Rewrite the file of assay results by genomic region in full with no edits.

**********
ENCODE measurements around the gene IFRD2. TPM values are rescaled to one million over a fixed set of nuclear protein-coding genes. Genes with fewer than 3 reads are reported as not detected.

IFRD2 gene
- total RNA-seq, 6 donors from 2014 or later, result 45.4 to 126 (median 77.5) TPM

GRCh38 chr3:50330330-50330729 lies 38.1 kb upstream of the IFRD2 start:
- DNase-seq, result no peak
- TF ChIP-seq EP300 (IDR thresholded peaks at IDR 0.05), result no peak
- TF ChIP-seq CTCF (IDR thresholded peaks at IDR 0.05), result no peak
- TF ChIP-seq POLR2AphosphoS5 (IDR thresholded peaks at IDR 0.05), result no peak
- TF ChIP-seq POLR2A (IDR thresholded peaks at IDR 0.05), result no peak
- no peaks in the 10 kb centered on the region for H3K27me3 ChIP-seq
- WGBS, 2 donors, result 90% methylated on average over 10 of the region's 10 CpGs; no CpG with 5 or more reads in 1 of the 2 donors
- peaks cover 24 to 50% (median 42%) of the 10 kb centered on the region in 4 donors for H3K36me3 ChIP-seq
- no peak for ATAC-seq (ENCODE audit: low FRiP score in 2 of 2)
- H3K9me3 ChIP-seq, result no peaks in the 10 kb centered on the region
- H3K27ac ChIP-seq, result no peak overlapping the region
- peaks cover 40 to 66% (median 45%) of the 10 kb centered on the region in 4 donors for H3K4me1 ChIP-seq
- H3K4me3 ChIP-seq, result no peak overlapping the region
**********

ENCODE measurements around the gene IFRD2. TPM values are rescaled to one million over a fixed set of nuclear protein-coding genes. Genes with fewer than 3 reads are reported as not detected.

IFRD2 gene
- total RNA-seq, 6 donors from 2014 or later, result 45.4 to 126 (median 77.5) TPM

GRCh38 chr3:50330330-50330729 lies 38.1 kb upstream of the IFRD2 start:
- DNase-seq, result no peak
- TF ChIP-seq EP300 (IDR thresholded peaks at IDR 0.05), result no peak
- TF ChIP-seq CTCF (IDR thresholded peaks at IDR 0.05), result no peak
- TF ChIP-seq POLR2AphosphoS5 (IDR thresholded peaks at IDR 0.05), result no peak
- TF ChIP-seq POLR2A (IDR thresholded peaks at IDR 0.05), result no peak
- no peaks in the 10 kb centered on the region for H3K27me3 ChIP-seq
- WGBS, 2 donors, result 90% methylated on average over 10 of the region's 10 CpGs; no CpG with 5 or more reads in 1 of the 2 donors
- peaks cover 24 to 50% (median 42%) of the 10 kb centered on the region in 4 donors for H3K36me3 ChIP-seq
- no peak for ATAC-seq (ENCODE audit: low FRiP score in 2 of 2)
- H3K9me3 ChIP-seq, result no peaks in the 10 kb centered on the region
- H3K27ac ChIP-seq, result no peak overlapping the region
- peaks cover 40 to 66% (median 45%) of the 10 kb centered on the region in 4 donors for H3K4me1 ChIP-seq
- H3K4me3 ChIP-seq, result no peak overlapping the region